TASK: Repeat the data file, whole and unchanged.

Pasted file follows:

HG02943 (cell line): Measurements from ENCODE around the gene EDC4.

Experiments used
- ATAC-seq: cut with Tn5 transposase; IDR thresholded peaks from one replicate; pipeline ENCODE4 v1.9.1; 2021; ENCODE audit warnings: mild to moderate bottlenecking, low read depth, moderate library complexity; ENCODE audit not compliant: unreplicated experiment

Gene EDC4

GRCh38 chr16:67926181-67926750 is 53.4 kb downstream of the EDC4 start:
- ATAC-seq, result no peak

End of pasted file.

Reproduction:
HG02943 (cell line): Measurements from ENCODE around the gene EDC4.

Experiments used
- ATAC-seq: cut with Tn5 transposase; IDR thresholded peaks from one replicate; pipeline ENCODE4 v1.9.1; 2021; ENCODE audit warnings: mild to moderate bottlenecking, low read depth, moderate library complexity; ENCODE audit not compliant: unreplicated experiment

Gene EDC4

GRCh38 chr16:67926181-67926750 is 53.4 kb downstream of the EDC4 start:
- ATAC-seq, result no peak